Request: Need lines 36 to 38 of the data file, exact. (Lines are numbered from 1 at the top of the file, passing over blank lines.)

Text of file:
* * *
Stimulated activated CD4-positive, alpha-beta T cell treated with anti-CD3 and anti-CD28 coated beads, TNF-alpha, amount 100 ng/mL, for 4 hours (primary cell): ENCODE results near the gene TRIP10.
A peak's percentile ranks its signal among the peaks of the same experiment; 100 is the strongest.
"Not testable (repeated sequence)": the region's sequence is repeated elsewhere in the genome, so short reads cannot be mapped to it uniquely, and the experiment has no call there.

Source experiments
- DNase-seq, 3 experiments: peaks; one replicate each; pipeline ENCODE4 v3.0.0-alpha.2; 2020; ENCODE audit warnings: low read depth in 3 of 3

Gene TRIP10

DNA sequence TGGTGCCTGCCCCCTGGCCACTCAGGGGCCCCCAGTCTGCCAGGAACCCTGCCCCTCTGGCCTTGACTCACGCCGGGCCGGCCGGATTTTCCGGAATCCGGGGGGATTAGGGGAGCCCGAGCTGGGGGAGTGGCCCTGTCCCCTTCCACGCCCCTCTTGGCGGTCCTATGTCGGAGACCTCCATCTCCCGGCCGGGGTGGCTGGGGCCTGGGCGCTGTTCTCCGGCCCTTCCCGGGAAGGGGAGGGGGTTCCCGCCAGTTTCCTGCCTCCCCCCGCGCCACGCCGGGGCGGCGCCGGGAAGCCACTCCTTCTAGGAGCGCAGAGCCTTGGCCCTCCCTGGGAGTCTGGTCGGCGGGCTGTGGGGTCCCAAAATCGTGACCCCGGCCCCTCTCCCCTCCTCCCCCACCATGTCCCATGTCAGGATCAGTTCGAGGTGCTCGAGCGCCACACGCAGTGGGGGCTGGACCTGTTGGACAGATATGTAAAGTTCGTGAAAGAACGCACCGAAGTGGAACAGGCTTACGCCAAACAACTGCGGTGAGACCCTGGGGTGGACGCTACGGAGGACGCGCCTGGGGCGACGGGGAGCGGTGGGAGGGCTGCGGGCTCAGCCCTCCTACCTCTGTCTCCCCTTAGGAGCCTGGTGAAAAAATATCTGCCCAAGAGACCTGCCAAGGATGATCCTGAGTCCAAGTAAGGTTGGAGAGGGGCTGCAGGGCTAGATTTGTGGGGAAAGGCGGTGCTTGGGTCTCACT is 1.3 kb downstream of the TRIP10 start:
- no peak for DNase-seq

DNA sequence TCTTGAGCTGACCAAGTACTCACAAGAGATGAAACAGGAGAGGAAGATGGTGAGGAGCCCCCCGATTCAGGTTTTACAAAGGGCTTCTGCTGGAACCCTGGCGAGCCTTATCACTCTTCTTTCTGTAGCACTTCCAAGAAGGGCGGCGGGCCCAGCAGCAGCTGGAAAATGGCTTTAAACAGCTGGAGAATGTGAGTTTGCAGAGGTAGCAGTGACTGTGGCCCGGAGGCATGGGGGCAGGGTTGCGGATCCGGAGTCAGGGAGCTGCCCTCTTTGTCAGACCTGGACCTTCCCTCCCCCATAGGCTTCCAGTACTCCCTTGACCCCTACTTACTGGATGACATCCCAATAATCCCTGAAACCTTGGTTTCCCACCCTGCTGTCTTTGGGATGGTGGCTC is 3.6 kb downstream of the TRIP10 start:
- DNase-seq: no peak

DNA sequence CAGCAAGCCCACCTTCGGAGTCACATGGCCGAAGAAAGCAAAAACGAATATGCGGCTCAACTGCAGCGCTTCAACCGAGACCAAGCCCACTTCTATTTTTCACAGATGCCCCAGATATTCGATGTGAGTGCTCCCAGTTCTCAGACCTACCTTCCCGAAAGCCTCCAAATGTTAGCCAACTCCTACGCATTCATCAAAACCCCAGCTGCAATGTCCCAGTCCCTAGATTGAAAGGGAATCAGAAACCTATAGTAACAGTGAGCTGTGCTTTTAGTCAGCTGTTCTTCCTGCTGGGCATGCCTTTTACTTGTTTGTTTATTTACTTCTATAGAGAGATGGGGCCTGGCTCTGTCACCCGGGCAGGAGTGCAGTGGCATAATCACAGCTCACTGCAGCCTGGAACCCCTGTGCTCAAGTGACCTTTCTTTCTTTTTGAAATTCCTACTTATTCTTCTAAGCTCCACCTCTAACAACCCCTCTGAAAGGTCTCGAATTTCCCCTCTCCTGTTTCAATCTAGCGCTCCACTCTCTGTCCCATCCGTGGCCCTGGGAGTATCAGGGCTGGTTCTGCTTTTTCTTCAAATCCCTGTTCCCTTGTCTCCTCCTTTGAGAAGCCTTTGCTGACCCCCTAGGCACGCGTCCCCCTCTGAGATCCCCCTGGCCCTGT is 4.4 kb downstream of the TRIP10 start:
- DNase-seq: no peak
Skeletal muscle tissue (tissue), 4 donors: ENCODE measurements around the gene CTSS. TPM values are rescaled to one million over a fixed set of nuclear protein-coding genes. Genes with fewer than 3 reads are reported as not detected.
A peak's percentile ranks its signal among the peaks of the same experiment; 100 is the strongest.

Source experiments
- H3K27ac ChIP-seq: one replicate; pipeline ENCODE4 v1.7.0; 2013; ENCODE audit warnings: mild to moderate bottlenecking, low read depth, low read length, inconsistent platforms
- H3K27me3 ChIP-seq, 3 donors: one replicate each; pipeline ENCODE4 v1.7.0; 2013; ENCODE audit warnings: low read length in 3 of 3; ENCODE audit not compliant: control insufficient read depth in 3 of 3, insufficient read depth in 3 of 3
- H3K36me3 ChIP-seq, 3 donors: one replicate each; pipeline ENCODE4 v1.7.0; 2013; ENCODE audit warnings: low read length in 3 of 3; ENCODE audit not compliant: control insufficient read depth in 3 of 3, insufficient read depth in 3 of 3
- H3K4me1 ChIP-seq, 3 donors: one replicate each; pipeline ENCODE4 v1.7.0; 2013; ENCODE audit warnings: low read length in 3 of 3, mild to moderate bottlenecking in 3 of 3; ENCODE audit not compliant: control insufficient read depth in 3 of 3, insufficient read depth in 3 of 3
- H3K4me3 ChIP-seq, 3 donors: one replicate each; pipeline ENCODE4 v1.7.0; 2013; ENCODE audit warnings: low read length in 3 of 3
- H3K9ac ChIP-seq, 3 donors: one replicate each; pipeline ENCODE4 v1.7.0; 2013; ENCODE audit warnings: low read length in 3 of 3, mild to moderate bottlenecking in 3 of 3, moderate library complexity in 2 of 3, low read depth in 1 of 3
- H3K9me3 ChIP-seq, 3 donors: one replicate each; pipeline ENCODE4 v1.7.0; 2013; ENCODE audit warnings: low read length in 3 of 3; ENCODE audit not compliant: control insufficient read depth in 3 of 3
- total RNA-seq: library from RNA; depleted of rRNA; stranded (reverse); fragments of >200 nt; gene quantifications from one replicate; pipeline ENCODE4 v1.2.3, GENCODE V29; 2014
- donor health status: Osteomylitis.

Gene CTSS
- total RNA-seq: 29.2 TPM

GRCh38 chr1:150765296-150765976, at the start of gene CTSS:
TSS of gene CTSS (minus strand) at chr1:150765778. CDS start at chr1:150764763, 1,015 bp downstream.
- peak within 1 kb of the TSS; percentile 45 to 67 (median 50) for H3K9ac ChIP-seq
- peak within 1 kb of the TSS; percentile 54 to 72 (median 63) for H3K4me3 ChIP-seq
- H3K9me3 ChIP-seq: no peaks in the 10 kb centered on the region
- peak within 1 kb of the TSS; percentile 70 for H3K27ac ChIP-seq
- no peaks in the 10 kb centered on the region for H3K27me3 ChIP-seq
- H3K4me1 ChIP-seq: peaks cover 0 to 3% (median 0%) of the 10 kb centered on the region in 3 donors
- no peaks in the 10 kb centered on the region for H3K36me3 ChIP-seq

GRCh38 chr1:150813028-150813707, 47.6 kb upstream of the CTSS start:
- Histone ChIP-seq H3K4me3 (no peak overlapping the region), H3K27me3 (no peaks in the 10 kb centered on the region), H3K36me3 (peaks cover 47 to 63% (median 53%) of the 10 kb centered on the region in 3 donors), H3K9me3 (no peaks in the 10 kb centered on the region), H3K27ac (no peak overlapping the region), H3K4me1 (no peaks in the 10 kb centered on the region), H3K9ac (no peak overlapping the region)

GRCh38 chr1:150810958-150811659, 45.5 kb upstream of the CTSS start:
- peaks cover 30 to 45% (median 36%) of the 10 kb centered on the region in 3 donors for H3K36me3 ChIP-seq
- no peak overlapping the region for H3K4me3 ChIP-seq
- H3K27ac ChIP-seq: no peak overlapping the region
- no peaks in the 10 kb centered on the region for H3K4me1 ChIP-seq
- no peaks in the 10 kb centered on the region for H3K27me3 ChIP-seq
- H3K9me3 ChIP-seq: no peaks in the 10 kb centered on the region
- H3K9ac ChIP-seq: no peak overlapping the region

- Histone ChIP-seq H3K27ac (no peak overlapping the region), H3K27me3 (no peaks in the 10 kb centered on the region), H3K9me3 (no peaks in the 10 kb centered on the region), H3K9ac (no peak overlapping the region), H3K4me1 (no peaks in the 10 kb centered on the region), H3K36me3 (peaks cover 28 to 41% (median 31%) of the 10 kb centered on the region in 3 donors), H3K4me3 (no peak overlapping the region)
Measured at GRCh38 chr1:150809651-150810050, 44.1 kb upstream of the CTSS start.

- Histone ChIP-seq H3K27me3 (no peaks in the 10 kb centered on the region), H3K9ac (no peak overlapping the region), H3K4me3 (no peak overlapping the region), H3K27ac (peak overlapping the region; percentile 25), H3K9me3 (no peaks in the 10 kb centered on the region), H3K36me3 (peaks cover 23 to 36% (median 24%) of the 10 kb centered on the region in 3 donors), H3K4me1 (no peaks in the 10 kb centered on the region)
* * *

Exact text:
GRCh38 chr1:150813028-150813707, 47.6 kb upstream of the CTSS start:
- Histone ChIP-seq H3K4me3 (no peak overlapping the region), H3K27me3 (no peaks in the 10 kb centered on the region), H3K36me3 (peaks cover 47 to 63% (median 53%) of the 10 kb centered on the region in 3 donors), H3K9me3 (no peaks in the 10 kb centered on the region), H3K27ac (no peak overlapping the region), H3K4me1 (no peaks in the 10 kb centered on the region), H3K9ac (no peak overlapping the region)

GRCh38 chr1:150810958-150811659, 45.5 kb upstream of the CTSS start: